I guess I'm one of those grumps. And there are a bunch of Linux Enterprise-oriented distros that are in very much mainstream use.
But I'd have to say that USUALLY, answers abound in the Linux forums. There are some bullies and people full of themselves. Have you looked at Windows forums though?? Pointless bickering is apparently the main currency of the online world.
At least when I go searching for an answer on a Linux forum, I can usually sort out the problem. I'm so sick of reading the stock answers on Windows forums. "Scan your PC for viruses." "Do an in-place reinstall of Windows" "Have you tried these 19 useless steps? -- Corollary: 19 users saying "None of these steps worked for me." And this after finding the first 50 or so results of your web search contain crap like "Driver Manager", "Nevergonnawork Fixit Tool", etc. Even MS's own Fixits are often pretty useless.
FYI, I support Windows machines all day long for my day job.
(There had to be a "but", right?)
Microsoft also abandons its own users. Win 7 had "XP Mode", which was a nice gesture, if even more flaky than a real Win XP installation. We installed it, and (better) emulators like DOSBox to support ancient apps that no one was willing to upgrade. Then 8 came along and goodbye even more compatibility. Now 10, and even some apps that worked with 7 are flaking out a bit. I know no OS purveyor can support everyone forever. But there are utilities like Wine, DOSBox and the like, plus virtualization as needed. I suspect that someone just made the decision makers in Munich a great deal and the blood is still tacky on the contract.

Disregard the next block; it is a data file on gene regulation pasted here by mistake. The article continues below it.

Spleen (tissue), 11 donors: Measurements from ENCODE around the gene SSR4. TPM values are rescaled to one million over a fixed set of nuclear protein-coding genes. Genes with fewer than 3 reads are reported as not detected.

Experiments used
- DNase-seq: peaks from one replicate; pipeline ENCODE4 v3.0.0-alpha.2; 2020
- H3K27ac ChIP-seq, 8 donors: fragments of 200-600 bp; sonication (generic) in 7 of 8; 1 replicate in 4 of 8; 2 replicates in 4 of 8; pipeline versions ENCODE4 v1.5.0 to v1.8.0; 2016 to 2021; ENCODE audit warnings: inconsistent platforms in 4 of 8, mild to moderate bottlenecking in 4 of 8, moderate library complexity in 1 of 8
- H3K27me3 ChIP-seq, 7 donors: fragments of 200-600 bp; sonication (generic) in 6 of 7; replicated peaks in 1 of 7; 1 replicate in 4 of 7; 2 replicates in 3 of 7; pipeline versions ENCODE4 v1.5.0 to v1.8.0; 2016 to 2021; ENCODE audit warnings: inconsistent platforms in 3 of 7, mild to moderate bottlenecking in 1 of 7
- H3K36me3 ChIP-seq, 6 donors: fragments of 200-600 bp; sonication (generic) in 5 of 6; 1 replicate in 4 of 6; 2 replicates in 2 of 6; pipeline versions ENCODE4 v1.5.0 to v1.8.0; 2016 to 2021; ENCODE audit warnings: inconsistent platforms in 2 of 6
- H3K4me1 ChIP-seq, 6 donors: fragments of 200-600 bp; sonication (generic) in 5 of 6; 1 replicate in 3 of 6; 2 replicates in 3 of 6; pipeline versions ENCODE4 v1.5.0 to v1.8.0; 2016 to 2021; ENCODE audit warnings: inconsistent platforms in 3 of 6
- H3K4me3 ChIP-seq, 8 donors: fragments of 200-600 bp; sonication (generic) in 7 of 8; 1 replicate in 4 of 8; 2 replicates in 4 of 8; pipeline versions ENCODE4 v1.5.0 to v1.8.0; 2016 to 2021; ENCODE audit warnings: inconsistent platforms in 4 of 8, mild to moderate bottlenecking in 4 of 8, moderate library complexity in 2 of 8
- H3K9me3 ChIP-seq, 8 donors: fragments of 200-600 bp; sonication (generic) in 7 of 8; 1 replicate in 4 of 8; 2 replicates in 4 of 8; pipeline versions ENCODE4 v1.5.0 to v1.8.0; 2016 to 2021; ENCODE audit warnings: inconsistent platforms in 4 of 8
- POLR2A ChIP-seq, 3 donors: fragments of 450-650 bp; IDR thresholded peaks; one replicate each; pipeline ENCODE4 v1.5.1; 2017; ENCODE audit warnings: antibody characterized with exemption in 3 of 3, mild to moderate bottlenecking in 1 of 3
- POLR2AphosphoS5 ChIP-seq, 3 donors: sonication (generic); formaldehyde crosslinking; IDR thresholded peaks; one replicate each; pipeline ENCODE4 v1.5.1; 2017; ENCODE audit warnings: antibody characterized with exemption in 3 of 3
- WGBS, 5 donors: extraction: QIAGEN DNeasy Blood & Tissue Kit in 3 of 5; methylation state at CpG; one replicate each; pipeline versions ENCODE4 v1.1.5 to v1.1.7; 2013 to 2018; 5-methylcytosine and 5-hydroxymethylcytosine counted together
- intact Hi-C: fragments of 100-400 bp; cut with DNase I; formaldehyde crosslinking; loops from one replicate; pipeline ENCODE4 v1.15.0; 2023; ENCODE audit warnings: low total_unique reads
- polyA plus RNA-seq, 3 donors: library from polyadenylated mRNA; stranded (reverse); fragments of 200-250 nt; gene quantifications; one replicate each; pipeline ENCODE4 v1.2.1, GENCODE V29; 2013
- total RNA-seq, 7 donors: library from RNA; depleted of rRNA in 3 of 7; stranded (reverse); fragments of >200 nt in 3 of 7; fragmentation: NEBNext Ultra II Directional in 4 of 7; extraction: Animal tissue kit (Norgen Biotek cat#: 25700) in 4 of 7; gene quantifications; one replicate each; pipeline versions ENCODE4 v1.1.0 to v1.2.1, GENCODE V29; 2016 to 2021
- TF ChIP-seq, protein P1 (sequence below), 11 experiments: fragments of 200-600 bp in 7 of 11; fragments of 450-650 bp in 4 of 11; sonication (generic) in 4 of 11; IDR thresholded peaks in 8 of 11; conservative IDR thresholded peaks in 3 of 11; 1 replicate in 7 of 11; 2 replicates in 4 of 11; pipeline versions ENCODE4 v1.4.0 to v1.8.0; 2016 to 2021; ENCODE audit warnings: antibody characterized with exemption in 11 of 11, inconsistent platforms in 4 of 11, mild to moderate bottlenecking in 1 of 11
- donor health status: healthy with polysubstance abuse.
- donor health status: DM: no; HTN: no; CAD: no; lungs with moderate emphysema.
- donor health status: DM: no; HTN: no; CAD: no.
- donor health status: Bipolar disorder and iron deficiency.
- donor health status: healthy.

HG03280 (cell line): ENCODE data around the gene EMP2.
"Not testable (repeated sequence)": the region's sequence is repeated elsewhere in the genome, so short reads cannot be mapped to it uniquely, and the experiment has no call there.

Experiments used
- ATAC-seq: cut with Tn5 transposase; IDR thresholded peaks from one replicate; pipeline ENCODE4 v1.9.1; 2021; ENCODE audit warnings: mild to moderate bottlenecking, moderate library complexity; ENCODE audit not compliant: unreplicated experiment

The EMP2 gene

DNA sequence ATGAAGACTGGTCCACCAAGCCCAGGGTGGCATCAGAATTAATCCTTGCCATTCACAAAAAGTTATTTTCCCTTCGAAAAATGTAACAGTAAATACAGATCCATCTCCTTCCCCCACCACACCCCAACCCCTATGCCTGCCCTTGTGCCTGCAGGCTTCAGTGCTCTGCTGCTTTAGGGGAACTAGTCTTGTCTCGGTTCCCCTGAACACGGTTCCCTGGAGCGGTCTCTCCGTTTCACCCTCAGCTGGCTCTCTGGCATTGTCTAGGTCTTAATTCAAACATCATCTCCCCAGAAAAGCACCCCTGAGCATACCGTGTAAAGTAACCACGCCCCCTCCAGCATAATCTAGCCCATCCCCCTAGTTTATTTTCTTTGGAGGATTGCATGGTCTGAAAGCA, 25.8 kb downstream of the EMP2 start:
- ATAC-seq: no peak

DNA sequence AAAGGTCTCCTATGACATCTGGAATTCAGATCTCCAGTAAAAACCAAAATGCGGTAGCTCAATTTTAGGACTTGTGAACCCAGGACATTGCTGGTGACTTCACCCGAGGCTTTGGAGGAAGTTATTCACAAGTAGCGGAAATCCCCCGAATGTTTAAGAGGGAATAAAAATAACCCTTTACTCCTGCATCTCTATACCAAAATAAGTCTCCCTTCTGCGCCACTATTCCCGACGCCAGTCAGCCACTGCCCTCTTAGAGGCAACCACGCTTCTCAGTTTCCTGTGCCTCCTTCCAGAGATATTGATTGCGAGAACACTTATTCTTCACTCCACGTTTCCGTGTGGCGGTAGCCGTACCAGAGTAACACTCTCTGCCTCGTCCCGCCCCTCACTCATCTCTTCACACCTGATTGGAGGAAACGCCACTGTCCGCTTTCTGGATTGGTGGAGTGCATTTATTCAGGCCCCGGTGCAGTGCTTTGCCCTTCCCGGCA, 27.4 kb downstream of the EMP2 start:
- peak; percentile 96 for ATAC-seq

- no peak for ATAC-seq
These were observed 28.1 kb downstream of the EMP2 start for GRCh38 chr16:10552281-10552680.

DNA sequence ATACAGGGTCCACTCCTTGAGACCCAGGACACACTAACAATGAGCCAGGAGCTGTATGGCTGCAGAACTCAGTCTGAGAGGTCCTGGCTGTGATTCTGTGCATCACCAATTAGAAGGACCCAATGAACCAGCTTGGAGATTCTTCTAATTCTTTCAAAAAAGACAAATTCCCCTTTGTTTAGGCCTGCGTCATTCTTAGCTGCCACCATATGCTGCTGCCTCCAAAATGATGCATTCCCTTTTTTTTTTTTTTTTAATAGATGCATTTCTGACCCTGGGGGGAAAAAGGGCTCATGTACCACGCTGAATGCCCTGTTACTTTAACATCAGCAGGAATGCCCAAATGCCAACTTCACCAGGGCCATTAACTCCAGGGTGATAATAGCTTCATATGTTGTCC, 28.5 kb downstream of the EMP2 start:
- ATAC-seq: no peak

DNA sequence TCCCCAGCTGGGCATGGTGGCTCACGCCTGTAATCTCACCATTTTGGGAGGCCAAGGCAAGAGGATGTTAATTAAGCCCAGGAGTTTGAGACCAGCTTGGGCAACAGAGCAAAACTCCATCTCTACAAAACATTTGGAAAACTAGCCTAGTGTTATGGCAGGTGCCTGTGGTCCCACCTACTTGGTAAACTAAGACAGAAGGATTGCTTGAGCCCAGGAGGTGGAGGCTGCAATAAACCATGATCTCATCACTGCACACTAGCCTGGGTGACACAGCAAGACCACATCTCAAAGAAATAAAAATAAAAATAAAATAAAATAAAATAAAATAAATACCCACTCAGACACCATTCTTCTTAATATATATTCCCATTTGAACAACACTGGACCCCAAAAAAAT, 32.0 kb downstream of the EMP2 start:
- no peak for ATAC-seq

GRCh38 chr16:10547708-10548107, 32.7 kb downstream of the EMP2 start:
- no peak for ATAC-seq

"Another possibility, that I'm sure everyone here will be happy to consider, is that perhaps Linux is not as good or usable as Windows in an environment consisting mostly of non-technical people."
I'm mostly in agreement with the poster who said "Once you show people how to open their web browser, email, spreadsheets, your training is mostly done" (to paraphrase) So unless you're leaving your users to support their own equipment, where is the problem? Using Mint running Cinnamon desktop as an example, you have icons, a "start" menu that's intelligently laid out, support for multiple monitors, and tons of office and other productivity apps.
What you don't have is the fairly useful but double-edged sword of SharePoint, the one that will get most of the chopping job done, then the handle comes off and you drop it through your foot. And domain authentication and Samba can certainly be made to interoperate with Linux, but it's a bit more of a chore and without big brother's tech dept. to support you when it's not cooperating. There also is a bit less functionality in Libre Office than the real deal, but (admittedly subjective) I certainly haven't seen Libre Office just hang with no clue given to what it's doing, as I often see with MS. I also routinely rescue Office docs that Microsoft's products can no longer open for whatever reason using Libre Office, then resaving them. I would say Libre is a bit more stable overall, if not as polished.